I am sure you are right as I am not an English native speaker.
The results of the code is the square of all even numbers from 1 inclusive to 10 inclusive.
Please advise if I should correct my original post.

that makes two of us, English isn’t my native language either.

yea, you are absolutely right. But given i though till was exclusive, till 11 (exclusive) is till 10 (inclusive). So we where saying the same thing

This was super helpful. Thank you!

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i want to print this out and hang it above my bed. Someone highlight this!

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This example uses “word” too much so I can see where it would confuse. Maybe I can help since I’m a beginner too. I think the code was something like:
username = [word for word in words if word[0] == “@”]
username = [word… This part is setting up a new variable, username, which will be a list built from iterations of another variable, word which is yet to be defined.
… for word in words… This is the way we typically use for. It defines a new variable word as each iteration of the elements of the list words. It sets up a loop where we will test each of those iterations or elements against some condition.
… if word[0] == “@” So this is the condition that must be met. The first character (we are indexing a string) of the word in words must be “@”. Now the condition is met and we will add the word to the list, username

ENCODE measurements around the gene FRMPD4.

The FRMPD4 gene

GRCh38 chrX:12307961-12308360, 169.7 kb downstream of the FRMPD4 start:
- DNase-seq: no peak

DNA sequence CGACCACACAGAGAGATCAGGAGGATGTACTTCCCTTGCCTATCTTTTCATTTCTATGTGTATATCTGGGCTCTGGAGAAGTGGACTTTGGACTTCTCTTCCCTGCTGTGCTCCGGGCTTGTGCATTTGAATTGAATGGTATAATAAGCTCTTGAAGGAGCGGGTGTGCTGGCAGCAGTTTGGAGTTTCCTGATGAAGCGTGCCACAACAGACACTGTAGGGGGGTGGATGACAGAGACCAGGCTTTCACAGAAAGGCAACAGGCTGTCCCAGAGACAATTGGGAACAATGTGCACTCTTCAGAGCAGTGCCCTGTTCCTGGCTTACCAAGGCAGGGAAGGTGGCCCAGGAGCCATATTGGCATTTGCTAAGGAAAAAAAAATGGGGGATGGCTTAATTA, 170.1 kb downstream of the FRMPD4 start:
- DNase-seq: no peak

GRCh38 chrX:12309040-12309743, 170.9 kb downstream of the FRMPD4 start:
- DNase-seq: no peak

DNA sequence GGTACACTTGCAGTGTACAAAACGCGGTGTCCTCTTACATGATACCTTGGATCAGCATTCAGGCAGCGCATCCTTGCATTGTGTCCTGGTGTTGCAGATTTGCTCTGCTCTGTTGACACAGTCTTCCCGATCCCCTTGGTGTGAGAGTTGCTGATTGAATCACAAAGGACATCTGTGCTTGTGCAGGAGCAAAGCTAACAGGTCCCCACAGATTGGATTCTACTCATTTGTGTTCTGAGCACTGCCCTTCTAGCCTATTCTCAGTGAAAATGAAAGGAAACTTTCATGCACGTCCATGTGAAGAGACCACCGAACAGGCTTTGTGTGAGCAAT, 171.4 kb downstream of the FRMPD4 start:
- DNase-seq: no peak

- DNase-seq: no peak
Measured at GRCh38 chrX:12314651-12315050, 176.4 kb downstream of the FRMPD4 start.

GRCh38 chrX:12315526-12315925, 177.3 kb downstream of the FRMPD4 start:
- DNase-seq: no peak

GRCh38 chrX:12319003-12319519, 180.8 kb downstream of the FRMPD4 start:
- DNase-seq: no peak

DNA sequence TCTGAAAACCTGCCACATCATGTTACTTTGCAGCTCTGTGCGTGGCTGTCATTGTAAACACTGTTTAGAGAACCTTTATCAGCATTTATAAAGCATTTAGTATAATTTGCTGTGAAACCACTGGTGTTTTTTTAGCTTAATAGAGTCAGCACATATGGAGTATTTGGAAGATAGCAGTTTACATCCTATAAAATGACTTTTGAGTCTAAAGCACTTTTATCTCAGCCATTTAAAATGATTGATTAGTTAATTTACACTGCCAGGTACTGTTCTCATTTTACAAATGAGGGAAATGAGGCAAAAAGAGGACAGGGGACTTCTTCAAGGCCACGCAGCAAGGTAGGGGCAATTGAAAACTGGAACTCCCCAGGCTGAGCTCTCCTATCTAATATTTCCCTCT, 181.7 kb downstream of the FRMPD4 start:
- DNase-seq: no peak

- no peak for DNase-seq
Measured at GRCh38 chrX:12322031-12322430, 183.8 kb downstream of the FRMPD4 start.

Working middle out, this list comprehension makes more sense. for word in words we will test to see if word[0] == 0, and if it does, we build a list with the typical variable defining method, username = [word…

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I was really struggling with this example until i found this

newlist = [ expression for item in iterable if condition == True]

it seems like having the expression and item portion the same, is kind of like saying to x 1 before adding to the list, which we could change to something else if so desired (like the x ** 2 in @stetim94’s response)

the expression can be anything. And doesn’t even have to use the item, We can have:

my_list = [1, 2, 3, 4, 5, 6, 7, 8, 9, 10]

new_list = ["even number found" for item in  my_list if item % 2 == 0]

expression is what we normally .append() to a list.